The presence of the Mandis in Dhaka is unique. Thanks largely to Christianity, back in the villages, the literacy rate among them could be high as 90%. Universal literacy among them certainly makes it easier for them to step out of the villages in search of fortune in Dhaka and other nearby cities. However, dispossession of local resources, deprivation and unemployment are some of the obvious underlying factors for their migration to cities.
Not only for work, the Mandi youths have a strong urge to come to Dhaka for higher education. “I prefer Dhaka to Mymensingh or Modhupur for my higher education. I understand what life is like in Dhaka city. In Dhaka I have a greater chance to learn many things,” says Tutul Mree, a Mandi girl from Modhupur who is studying BA at Eden College. According to Tutul, there are some 50 Adivasi girls at Eden College and half of them are Mandis.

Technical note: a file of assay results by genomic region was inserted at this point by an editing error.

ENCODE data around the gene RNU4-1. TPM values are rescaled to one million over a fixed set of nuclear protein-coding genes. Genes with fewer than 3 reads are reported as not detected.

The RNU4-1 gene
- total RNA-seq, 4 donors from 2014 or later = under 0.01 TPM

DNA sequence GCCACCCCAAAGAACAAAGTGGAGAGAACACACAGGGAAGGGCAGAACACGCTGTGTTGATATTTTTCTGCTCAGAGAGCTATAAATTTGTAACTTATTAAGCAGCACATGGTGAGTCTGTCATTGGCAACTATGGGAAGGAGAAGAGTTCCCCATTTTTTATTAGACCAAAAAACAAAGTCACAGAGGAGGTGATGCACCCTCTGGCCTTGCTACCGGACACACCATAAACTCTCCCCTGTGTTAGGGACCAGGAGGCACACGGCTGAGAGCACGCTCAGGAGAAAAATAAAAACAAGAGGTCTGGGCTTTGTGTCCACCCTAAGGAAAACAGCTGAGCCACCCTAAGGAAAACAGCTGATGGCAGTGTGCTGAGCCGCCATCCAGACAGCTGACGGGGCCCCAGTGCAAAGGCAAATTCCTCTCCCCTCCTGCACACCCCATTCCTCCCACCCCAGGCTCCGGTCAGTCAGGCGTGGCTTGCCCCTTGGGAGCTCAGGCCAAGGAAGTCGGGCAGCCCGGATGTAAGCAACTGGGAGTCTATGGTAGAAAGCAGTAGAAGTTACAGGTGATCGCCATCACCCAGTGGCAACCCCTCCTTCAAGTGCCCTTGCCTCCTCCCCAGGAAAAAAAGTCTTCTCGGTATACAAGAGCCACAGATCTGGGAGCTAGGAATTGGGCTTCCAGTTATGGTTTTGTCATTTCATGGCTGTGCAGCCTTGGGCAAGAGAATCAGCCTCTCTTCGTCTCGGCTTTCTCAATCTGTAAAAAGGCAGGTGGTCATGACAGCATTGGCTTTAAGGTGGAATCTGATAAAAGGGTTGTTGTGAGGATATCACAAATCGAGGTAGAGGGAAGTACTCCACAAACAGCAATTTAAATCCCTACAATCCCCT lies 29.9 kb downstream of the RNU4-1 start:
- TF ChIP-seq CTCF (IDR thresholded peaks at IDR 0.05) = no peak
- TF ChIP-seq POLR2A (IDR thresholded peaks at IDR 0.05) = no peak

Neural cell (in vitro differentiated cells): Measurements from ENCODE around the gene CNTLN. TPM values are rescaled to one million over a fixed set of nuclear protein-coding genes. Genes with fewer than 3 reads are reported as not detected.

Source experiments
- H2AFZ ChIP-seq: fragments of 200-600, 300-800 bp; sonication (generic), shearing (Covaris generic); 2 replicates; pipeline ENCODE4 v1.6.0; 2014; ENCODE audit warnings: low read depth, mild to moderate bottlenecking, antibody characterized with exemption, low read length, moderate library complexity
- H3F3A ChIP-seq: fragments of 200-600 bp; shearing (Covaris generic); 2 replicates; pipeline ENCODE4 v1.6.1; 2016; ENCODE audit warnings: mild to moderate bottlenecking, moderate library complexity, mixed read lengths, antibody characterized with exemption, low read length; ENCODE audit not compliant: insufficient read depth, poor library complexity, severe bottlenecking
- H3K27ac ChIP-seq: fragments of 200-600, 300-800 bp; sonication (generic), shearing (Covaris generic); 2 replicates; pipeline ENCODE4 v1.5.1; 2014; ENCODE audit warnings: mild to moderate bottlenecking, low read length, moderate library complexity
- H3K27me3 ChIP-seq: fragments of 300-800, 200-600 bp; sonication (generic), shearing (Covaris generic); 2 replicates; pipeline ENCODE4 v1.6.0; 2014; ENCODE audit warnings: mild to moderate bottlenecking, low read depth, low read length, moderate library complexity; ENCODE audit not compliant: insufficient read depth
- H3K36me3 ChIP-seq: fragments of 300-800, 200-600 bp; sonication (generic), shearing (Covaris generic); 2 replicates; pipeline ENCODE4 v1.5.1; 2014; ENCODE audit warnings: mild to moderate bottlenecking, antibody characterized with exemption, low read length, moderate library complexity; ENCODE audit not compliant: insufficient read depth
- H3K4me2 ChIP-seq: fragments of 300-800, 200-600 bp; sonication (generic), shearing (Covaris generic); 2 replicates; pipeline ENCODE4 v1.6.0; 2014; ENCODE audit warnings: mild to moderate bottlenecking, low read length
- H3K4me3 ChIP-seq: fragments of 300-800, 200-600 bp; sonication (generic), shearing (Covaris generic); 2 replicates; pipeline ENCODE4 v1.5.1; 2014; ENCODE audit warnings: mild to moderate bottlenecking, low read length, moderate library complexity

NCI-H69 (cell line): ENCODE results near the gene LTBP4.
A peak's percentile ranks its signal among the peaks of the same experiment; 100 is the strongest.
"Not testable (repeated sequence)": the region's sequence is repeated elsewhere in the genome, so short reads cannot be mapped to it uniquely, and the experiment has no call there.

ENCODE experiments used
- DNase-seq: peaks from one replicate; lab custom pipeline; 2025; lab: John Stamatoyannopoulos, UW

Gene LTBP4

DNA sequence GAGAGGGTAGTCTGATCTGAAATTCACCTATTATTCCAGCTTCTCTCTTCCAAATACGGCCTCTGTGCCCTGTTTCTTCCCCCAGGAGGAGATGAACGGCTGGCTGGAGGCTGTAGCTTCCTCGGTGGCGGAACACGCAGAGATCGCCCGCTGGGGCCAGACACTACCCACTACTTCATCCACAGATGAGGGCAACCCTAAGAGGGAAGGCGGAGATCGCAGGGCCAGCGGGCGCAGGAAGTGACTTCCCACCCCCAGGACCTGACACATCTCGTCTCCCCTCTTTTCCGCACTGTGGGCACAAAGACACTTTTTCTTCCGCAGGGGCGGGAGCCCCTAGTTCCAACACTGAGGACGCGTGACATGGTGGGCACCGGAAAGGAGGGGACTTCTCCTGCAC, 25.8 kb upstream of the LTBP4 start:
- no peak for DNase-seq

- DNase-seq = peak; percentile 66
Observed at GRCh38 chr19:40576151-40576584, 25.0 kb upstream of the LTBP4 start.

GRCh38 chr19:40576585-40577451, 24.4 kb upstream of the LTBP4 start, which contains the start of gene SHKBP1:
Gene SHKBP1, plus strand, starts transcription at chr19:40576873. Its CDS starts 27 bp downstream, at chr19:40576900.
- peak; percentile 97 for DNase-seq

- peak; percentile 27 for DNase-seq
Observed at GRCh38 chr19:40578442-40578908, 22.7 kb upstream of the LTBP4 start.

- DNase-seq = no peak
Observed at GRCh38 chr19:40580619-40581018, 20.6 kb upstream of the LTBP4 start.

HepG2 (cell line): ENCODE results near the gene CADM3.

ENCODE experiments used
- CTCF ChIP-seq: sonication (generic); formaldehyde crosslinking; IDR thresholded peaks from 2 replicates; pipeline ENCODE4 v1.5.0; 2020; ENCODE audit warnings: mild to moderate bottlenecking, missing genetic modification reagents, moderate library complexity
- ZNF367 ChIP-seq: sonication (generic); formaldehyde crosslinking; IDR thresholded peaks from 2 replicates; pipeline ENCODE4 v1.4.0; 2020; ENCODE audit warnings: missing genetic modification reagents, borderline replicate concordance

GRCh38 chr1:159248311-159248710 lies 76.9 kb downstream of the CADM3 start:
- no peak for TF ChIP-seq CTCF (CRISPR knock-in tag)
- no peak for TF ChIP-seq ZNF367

It is not just the Mandis, the other major ethnic communities of Bangladesh such as the Chakma, Marma, Tripura, Monipuri, Khasi, Santal, and Oraon also look towards Dhaka for higher education and exposure to the outside world.
Mandis in Dhaka are also seen in other areas such as hospitals, physiotherapy centers, garments, driving, Dhaka Export Processing Zone (DEPZ), NGOs, church enterprises, and mechanical workshops. One striking thing about the Mandis and members of other major ethnic communities in Dhaka is that they are hardly seen as rickshaw-pullers, salesmen at shops, kulis (porter) or vendors in a market place, and in other similar jobs. One special feature of the Mandis and Adivasis in Dhaka is that they neither belong to the upper income class, nor the very low level. They stay in the middle and always opt for a decent life, though not economically very prosperous.